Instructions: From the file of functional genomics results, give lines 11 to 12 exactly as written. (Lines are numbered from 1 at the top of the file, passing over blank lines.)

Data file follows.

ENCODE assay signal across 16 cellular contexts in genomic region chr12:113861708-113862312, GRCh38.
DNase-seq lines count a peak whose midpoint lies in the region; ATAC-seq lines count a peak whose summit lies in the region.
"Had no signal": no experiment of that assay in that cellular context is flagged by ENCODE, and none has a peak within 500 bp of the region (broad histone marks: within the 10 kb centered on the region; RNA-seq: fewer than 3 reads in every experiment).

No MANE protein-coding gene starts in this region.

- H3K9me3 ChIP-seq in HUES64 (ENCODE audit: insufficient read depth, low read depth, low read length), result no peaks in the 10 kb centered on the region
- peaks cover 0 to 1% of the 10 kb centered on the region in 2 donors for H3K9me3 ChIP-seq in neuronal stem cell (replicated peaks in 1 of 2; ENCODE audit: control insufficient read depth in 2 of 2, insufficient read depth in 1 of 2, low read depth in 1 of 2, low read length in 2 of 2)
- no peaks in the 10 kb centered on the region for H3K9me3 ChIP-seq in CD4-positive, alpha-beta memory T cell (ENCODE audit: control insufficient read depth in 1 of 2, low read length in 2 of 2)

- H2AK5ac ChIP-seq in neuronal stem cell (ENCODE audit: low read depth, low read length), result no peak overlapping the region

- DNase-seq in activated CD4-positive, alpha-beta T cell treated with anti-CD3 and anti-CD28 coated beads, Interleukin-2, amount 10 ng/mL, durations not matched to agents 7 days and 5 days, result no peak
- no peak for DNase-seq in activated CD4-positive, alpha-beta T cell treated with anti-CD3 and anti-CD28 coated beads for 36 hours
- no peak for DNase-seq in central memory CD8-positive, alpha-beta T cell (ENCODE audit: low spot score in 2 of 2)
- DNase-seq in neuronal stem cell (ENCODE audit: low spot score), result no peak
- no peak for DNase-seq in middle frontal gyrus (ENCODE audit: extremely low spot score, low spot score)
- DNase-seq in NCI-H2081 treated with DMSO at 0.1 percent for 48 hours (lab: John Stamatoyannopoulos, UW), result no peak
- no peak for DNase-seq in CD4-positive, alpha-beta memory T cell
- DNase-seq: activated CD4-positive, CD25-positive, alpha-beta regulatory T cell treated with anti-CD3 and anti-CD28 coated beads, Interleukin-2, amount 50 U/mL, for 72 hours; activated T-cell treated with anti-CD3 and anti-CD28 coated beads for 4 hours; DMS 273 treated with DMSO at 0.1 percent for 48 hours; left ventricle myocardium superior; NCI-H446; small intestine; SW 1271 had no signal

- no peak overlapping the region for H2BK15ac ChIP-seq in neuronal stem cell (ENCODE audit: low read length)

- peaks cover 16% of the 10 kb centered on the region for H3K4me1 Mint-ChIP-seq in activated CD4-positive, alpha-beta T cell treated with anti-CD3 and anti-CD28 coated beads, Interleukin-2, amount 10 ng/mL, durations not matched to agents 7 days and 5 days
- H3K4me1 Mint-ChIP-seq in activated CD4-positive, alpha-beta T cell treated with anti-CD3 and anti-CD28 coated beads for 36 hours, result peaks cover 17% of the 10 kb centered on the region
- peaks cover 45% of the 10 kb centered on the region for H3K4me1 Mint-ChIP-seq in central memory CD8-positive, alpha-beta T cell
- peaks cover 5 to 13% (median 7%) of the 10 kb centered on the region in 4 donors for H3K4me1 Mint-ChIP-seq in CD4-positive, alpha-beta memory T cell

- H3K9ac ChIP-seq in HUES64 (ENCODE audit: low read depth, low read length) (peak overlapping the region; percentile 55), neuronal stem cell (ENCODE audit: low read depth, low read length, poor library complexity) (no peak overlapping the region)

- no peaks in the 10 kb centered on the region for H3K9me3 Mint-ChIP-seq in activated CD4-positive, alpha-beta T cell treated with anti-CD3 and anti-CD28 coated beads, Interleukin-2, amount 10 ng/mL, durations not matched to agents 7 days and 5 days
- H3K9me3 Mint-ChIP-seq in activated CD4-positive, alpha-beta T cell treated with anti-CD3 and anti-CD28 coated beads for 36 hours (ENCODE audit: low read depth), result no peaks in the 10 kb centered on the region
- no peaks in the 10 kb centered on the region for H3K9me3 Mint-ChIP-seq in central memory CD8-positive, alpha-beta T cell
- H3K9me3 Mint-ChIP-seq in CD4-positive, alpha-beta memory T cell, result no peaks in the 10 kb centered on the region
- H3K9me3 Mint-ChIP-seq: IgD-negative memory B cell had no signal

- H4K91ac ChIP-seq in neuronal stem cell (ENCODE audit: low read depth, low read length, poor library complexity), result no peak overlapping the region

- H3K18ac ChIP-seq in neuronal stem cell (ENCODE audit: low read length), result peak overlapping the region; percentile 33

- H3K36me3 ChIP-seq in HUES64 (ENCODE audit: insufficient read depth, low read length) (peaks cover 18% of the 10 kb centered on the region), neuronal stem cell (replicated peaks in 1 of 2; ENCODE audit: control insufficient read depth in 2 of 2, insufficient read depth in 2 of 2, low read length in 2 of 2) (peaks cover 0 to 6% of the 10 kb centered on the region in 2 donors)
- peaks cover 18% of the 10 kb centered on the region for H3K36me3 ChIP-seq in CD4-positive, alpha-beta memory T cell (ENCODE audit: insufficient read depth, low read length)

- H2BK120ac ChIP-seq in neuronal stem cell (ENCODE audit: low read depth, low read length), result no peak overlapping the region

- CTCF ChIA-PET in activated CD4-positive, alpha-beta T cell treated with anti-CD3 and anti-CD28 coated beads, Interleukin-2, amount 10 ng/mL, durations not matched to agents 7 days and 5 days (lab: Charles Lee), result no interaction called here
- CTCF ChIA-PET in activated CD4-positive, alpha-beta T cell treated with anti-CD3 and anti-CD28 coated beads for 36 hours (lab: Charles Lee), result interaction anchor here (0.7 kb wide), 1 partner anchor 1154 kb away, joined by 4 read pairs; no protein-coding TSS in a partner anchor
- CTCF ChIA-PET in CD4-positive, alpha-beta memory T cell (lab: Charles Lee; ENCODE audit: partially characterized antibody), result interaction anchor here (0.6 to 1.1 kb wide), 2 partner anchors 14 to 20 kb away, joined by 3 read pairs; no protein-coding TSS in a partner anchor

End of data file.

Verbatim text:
- no peak for DNase-seq in central memory CD8-positive, alpha-beta T cell (ENCODE audit: low spot score in 2 of 2)
- DNase-seq in neuronal stem cell (ENCODE audit: low spot score), result no peak